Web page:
Use this URL to cite or link to this record in EThOS: http://ethos.bl.uk/OrderDetails.do?uin=uk.bl.ethos.532497
Title: A longitudinal study into the impact of theory of constraints (TOC) on three departments in an NHS trust : an investigation into the impact of theory of constraints (TOC) on individuals and occupational groups in an ENT department at an NHS trust
Author: Lubitsch, Guy
Awarding Body: University of East London
Current Institution: University of East London
Date of Award: 2002
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Abstract:
This study took place in the UK, National Health Service (NHS), against a background of poor staff morale, continuous lack of funding and a perverse management performance measurement system. The study investigated the impact of Theory of Constraints (TOC), a change methodology previously employed in the private sector and now adapted to the health sector, on three NHS Trust departments, Neurosurgery, Eyes and ENT, especially in relation to reducing waiting lists in the system and improving throughput of patients. Data were collected over a period of forty months, on a number of NHS performance indicators, before and after the TOC intervention. An interrupted time series design with switching replications (Cook and Campbell, 1979) was used to investigate the impact of the intervention. An overall ARIMA analysis indicated that TOC had an impact in both Eyes and ENT. 16 out of 18 measures went in the direction of the hypotheses, the probability of these changes in the predicted direction by chance alone was 0.0006. However, there was a lack of significant improvements in Neurosurgery that was associated with the size of the system, complexity of treating neurological disorder, heavy reliance on support services, impact of emergencies on elective work and the motivation and receptiveness of staff to the proposed changes. In order for organisations to maximise the benefits of TOe organisations should take into account the social environment in which they exist. The importance of customising the intervention to the local need of each department, leadership requirements and robust project management, as failing to do so can potentially derail the change process.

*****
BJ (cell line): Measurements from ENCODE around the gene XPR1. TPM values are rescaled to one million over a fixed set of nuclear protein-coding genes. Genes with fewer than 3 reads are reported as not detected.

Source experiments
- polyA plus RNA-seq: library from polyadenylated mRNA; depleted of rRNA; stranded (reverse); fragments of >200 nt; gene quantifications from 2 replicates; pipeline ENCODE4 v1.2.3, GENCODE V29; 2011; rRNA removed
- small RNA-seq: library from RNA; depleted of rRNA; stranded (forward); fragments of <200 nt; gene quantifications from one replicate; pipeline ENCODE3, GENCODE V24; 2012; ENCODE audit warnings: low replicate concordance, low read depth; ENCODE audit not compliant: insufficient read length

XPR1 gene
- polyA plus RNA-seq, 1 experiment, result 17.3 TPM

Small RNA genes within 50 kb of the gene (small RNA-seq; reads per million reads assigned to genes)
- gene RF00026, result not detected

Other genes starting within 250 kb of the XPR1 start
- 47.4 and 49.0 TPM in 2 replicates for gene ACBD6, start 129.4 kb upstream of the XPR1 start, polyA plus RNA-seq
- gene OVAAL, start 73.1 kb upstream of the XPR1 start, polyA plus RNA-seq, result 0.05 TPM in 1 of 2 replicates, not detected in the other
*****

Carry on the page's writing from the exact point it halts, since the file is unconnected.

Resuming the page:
Supervisor: Not available Sponsor: Not available
Qualification Name: Thesis (Ph.D.) Qualification Level: Doctoral
EThOS ID: uk.bl.ethos.532497  DOI: Not available
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